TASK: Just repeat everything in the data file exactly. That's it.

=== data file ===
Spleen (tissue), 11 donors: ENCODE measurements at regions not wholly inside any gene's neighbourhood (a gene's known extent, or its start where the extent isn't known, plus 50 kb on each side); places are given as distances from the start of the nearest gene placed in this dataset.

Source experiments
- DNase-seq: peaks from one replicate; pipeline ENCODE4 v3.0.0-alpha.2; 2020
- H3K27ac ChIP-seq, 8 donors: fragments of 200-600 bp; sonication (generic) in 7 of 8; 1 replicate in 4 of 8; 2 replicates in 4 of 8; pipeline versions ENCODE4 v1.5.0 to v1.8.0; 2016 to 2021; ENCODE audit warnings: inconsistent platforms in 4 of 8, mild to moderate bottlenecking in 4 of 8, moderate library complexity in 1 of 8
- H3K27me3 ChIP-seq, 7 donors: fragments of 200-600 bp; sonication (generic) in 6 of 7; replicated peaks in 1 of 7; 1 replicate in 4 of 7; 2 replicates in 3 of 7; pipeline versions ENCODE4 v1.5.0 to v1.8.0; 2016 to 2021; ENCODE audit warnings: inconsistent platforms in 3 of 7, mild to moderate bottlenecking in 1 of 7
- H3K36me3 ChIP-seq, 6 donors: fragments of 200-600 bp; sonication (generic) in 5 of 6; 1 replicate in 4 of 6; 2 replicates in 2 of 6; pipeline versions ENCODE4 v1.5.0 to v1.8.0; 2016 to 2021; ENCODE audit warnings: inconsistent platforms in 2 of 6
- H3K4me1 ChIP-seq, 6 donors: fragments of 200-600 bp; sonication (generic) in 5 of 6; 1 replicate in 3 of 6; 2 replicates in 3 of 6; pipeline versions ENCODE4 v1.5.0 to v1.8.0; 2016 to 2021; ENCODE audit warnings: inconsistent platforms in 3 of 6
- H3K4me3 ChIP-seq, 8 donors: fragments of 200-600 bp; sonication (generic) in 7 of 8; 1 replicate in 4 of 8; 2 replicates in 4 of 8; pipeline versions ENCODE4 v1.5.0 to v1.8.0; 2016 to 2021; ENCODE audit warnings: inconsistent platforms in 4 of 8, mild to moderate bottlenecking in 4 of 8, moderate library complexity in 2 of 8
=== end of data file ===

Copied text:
Spleen (tissue), 11 donors: ENCODE measurements at regions not wholly inside any gene's neighbourhood (a gene's known extent, or its start where the extent isn't known, plus 50 kb on each side); places are given as distances from the start of the nearest gene placed in this dataset.

Source experiments
- DNase-seq: peaks from one replicate; pipeline ENCODE4 v3.0.0-alpha.2; 2020
- H3K27ac ChIP-seq, 8 donors: fragments of 200-600 bp; sonication (generic) in 7 of 8; 1 replicate in 4 of 8; 2 replicates in 4 of 8; pipeline versions ENCODE4 v1.5.0 to v1.8.0; 2016 to 2021; ENCODE audit warnings: inconsistent platforms in 4 of 8, mild to moderate bottlenecking in 4 of 8, moderate library complexity in 1 of 8
- H3K27me3 ChIP-seq, 7 donors: fragments of 200-600 bp; sonication (generic) in 6 of 7; replicated peaks in 1 of 7; 1 replicate in 4 of 7; 2 replicates in 3 of 7; pipeline versions ENCODE4 v1.5.0 to v1.8.0; 2016 to 2021; ENCODE audit warnings: inconsistent platforms in 3 of 7, mild to moderate bottlenecking in 1 of 7
- H3K36me3 ChIP-seq, 6 donors: fragments of 200-600 bp; sonication (generic) in 5 of 6; 1 replicate in 4 of 6; 2 replicates in 2 of 6; pipeline versions ENCODE4 v1.5.0 to v1.8.0; 2016 to 2021; ENCODE audit warnings: inconsistent platforms in 2 of 6
- H3K4me1 ChIP-seq, 6 donors: fragments of 200-600 bp; sonication (generic) in 5 of 6; 1 replicate in 3 of 6; 2 replicates in 3 of 6; pipeline versions ENCODE4 v1.5.0 to v1.8.0; 2016 to 2021; ENCODE audit warnings: inconsistent platforms in 3 of 6
- H3K4me3 ChIP-seq, 8 donors: fragments of 200-600 bp; sonication (generic) in 7 of 8; 1 replicate in 4 of 8; 2 replicates in 4 of 8; pipeline versions ENCODE4 v1.5.0 to v1.8.0; 2016 to 2021; ENCODE audit warnings: inconsistent platforms in 4 of 8, mild to moderate bottlenecking in 4 of 8, moderate library complexity in 2 of 8